Oh, this game has a large box? Sell it off!
Oh, this game has a small box? Sell it off!

Seriously, I would sell the nails that hold my house together if I could make a buck off of them.



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PK WADDLE
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Um, people get rid of games? What is this insanity you speak of?
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CHAPEL
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russ wrote:

Once in 2005 I got rid of 99% of my games due to moving to another continent and purging 99% of all my stuff. But that was kind of exceptional.


And my game shelf thanks you!
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Russ Williams
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MWChapel wrote:
russ wrote:

Once in 2005 I got rid of 99% of my games due to moving to another continent and purging 99% of all my stuff. But that was kind of exceptional.


And my game shelf thanks you!

Out of curiosity, do you know what your most-played ex-Russ game is?
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Jimmy Smith
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Lack of space to store additional games is what drives me to sell a bunch every year or so. I browse through my collection and ask myself if I would be ok not having access to that particular game anymore, and if the answer is yes, it goes on the list to sell.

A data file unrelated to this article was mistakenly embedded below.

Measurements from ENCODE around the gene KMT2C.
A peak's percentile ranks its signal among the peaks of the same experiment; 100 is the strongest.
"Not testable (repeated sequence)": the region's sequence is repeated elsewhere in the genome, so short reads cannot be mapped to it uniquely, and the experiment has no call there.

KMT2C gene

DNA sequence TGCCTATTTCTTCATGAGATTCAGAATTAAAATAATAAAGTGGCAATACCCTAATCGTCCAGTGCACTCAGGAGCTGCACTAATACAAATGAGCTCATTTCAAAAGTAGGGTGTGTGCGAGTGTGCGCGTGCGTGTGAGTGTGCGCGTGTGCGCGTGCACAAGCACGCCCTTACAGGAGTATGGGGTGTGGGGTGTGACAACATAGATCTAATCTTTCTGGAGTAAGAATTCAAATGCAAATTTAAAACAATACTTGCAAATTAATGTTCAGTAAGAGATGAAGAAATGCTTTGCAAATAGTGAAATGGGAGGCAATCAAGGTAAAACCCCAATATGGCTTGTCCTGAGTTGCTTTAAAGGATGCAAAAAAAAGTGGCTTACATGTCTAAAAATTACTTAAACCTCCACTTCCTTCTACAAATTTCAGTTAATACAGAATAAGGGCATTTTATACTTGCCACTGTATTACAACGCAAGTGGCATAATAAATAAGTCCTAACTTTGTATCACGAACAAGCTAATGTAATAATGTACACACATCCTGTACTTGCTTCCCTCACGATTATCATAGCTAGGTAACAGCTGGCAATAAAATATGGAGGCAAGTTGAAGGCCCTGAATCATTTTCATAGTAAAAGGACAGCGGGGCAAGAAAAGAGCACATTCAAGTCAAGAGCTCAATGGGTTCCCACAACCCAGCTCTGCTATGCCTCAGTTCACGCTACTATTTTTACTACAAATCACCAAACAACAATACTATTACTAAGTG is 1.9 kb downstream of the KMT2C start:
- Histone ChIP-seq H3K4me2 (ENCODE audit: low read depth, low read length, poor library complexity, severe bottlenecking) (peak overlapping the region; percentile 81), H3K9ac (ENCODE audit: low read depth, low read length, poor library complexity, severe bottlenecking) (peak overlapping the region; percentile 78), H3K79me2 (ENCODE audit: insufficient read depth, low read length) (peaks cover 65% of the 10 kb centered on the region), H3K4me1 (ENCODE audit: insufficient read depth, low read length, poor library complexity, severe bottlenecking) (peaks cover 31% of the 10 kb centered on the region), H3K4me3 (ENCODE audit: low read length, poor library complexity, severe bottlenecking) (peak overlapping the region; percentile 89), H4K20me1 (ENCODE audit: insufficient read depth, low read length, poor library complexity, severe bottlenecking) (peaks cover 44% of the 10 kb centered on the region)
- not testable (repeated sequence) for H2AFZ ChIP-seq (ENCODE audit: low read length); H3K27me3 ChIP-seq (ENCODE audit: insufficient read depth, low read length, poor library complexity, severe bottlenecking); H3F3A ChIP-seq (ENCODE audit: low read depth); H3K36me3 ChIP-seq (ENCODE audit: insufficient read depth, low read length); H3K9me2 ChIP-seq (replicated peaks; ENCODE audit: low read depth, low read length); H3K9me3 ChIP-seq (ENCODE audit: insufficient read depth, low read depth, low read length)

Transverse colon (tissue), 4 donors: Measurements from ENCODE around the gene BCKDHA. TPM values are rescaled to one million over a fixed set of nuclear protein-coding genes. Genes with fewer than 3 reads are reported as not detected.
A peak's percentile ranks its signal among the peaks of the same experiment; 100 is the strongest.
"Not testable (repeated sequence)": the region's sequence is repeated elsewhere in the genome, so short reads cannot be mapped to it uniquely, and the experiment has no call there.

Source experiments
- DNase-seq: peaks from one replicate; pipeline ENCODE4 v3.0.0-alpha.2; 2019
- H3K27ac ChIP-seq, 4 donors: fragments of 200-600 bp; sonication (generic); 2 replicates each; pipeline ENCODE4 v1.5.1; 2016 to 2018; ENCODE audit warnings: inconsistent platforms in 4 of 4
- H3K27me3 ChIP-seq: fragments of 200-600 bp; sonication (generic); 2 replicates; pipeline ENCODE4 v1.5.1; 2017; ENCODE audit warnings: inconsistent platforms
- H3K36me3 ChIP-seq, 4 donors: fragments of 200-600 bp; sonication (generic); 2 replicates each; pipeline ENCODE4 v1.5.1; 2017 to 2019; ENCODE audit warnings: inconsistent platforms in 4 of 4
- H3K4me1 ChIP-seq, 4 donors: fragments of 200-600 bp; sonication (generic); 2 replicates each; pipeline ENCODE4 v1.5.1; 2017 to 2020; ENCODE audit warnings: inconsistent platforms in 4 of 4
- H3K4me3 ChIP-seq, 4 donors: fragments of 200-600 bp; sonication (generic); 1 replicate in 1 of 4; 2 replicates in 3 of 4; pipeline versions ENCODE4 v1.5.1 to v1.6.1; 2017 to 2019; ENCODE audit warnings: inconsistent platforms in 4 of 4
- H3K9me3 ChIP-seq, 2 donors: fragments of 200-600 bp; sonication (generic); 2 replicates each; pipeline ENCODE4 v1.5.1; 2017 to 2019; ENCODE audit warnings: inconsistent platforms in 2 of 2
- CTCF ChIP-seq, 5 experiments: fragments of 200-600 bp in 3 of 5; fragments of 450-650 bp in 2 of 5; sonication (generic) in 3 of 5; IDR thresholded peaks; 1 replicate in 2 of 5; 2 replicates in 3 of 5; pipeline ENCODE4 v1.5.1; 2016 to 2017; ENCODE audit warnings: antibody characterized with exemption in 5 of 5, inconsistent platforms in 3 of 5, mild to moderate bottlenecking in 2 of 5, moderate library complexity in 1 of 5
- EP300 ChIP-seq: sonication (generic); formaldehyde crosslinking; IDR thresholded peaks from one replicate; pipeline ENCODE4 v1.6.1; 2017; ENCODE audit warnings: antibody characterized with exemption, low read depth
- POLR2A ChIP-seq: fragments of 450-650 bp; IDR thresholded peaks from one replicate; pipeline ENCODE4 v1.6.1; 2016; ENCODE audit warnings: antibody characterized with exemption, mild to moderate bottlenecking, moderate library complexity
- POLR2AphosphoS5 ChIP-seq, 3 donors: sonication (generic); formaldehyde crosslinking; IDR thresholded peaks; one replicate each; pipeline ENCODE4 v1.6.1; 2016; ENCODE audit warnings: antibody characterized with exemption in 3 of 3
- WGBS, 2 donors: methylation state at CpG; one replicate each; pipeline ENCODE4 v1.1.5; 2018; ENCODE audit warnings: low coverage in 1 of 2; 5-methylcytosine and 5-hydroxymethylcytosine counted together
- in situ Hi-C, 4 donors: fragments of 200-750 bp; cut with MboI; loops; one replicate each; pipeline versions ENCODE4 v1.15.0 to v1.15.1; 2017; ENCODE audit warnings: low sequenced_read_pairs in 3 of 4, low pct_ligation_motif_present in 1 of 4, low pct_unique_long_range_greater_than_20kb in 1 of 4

I've also done math trades frequently in the past, but I've found that selling and buying what I truly want usually works out much better for me than putting hours into a math trade and usually get something that's ok, but not what I really want.
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Anthony Simons
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toddbarker wrote:
...but when do you actually get rid of your games...?

WHEN THEY PRY THEM FROM MY COLD, DEAD FINGERS!

(Alternatively, whenever I can cart a load off to conventions or on an ad-hoc basis with games club members, in the main)
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Vivienne Raper